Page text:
Sonic Devices Target Teenagers In Philadelphia
STEVE INSKEEP, HOST:
In this country, Philadelphia is trying to keep certain unwanted people out of parks. The city has been playing a constant, high-pitched noise at night - a noise that only teenagers and young adults can hear. Here's Michaela Winberg of our member station WHYY.
MICHAELA WINBERG, BYLINE: If you look at the rec center building at Philadelphia's East Poplar Playground, you'll see a small beige speaker screwed into the wall. Every night at 10 p.m., that tiny speaker activates. And for eight hours, it plays nonstop. Here's what it sounds like.
(SOUNDBITE OF STATIC)
WINBERG: Didn't hear anything? If so, it's likely you are not between the ages of 13 and 25. That's the age group this sound is targeted toward. As we age, some of the cells in our ears start to die off. So when we get older, we have trouble hearing higher-frequency noises like the one that this device plays.
Philadelphia resident Lamar Reed is 17, and he hears the noise loud and clear.
LAMAR REED: It's so loud. Like, it can - like, what if it damages our ears or anything like - something like that?
WINBERG: It's called the Mosquito, and it's an acoustic deterrent device, technology used to keep humans or animals away from a designated area. It's usually used by law enforcement or the military. The Mosquito was manufactured by Vancouver-based Moving Sound Technologies. Michael Gibson is the company's president and says he has worked with about 20 parks departments in cities around the country to install his devices.
MICHAEL GIBSON: The intention was just to move, non-confrontationally, youth from an area where they should not be. And that will prevent vandalism. It'll prevent graffiti, loitering.
WINBERG: But Mary Kate Riecks is 27 years old, and she also hears the annoying sounds. She says the Mosquito installed at her local rec center gives her headaches when she walks around her neighborhood.
MARY KATE RIECKS: It almost is more like a feeling than a sound. It, like, kind of is in the back of your head. And it - at least for me, I get a headache if I'm near it for too long, so I usually skip around this block or, like, walk very quickly down it.
WINBERG: The city has been installing these devices for five years, but they're just now causing an uproar. Philadelphia Councilwoman Helen Gym calls them sonic weapons.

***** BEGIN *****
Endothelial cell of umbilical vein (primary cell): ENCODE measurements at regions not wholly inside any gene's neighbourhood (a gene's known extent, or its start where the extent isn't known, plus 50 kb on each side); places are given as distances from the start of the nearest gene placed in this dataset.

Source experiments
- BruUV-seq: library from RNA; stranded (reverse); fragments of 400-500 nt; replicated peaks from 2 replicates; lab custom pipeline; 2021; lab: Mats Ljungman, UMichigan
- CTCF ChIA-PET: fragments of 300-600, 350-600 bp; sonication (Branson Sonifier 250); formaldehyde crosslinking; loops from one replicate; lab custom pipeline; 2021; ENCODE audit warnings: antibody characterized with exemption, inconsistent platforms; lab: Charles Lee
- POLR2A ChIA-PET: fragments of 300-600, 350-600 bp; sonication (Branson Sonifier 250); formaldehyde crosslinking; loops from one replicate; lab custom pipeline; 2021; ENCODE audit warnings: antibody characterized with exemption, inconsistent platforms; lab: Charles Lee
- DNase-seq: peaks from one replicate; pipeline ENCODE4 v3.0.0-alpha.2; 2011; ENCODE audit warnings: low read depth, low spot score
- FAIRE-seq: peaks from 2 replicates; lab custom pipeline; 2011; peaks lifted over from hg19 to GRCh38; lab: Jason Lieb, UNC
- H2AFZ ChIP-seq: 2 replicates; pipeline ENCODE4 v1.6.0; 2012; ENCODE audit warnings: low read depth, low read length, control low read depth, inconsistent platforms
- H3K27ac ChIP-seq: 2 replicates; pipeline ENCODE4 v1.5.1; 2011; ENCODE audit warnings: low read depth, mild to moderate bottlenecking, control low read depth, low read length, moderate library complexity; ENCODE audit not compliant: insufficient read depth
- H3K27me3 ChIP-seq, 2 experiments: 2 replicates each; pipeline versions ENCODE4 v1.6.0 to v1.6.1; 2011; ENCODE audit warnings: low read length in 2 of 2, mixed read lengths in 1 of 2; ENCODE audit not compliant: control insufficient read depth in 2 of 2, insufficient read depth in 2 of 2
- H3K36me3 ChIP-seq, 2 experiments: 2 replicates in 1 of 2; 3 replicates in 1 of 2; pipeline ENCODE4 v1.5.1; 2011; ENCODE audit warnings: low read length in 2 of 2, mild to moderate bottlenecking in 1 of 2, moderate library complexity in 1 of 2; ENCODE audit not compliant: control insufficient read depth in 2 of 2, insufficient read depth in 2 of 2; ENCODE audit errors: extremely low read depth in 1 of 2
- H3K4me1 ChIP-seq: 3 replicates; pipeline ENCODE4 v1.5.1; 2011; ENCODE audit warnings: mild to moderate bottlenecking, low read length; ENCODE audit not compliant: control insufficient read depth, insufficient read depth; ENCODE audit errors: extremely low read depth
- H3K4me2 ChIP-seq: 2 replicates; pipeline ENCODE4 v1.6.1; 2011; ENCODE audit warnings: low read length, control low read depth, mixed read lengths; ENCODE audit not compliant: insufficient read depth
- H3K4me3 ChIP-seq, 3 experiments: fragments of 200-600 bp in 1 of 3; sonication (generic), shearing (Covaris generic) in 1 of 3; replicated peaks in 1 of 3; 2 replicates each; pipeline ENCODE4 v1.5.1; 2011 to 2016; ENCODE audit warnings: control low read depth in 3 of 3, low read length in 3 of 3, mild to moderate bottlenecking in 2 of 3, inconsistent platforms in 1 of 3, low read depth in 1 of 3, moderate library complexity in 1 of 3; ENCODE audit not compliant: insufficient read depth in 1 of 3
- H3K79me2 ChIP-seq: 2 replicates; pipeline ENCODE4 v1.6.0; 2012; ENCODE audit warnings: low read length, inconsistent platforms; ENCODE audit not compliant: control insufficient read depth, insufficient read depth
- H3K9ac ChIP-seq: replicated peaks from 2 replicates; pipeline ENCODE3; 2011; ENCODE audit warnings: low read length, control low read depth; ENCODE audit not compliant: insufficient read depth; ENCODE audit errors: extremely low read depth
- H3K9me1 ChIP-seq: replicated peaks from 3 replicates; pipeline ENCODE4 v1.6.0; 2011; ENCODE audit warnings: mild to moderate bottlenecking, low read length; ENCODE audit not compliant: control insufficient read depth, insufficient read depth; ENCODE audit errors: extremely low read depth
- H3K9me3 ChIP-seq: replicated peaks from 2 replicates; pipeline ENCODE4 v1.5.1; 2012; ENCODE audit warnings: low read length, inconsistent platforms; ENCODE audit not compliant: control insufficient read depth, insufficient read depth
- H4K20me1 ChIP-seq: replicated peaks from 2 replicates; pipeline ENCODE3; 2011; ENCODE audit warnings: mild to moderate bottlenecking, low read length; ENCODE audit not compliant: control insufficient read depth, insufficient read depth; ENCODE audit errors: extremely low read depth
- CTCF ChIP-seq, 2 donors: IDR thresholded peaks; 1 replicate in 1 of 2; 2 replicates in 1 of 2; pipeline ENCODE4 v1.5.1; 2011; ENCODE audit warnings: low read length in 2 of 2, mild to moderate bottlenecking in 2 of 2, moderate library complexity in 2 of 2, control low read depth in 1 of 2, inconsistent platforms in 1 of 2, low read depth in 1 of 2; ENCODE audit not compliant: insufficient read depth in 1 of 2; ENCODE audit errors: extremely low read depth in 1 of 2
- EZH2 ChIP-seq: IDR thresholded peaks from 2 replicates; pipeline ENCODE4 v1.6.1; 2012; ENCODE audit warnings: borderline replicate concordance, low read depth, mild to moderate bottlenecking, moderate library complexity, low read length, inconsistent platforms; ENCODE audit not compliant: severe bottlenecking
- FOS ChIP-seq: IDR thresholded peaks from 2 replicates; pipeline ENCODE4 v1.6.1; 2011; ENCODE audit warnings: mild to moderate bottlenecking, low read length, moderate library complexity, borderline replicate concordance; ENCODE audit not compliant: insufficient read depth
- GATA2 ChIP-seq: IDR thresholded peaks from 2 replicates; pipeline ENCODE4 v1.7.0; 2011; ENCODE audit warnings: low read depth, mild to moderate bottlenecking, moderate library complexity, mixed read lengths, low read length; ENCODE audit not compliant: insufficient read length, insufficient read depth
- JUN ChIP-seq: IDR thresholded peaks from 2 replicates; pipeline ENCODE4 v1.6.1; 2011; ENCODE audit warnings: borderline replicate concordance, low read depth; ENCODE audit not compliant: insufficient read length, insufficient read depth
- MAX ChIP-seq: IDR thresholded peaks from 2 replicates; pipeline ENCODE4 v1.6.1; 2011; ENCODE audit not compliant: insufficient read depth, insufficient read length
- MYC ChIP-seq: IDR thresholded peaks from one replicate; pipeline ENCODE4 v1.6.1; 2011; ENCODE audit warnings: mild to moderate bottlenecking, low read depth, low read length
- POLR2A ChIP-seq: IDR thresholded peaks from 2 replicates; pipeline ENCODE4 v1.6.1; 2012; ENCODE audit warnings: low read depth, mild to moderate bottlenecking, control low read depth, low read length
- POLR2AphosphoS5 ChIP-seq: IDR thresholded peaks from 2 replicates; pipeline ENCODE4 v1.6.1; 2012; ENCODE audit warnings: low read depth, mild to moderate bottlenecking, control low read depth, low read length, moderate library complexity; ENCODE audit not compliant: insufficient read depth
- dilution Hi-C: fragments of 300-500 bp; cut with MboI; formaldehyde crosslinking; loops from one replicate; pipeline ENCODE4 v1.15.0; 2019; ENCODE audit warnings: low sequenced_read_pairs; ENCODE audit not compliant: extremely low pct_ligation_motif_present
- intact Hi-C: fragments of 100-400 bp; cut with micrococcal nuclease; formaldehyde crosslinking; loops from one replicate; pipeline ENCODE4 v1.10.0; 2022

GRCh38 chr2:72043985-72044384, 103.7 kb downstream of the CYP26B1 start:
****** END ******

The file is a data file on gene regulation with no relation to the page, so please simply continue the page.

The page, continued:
HELEN GYM: In a city that is trying to address gun violence and safe spaces for young people, how dare we come up with ideas that are funded by taxpayer dollars that turn young people away from the very places that were created for them?
WINBERG: Gym didn't know the devices were in use until recently. And she argues they discriminate against young people and worries they might have permanent consequences for children's hearing or local wildlife.
GYM: I don't think that this project is going to go any further until it meets with the full scrutiny of the public and that we have some serious attention paid to whether this is the best use of our money.
WINBERG: Each of Philadelphia's 30 devices cost around $5,000 to buy and install. And there's precedent for banning them. Localities all over the world have already rejected them. In the U.S., Washington, D.C., removed its Mosquito in 2010 after receiving complaints. It had been operating in the Gallery Place Metro station.
But Philadelphia park officials defend the device, saying it's only on at night, and it's just one part of an overall anti-vandalism strategy, which includes fences and gates, security cameras and night watch staff. For now, Philadelphia is moving forward with installation. Despite the backlash, two new Mosquito devices are currently being installed at other city playgrounds as part of major renovation projects.
For NPR News, I'm Michaela Winberg.
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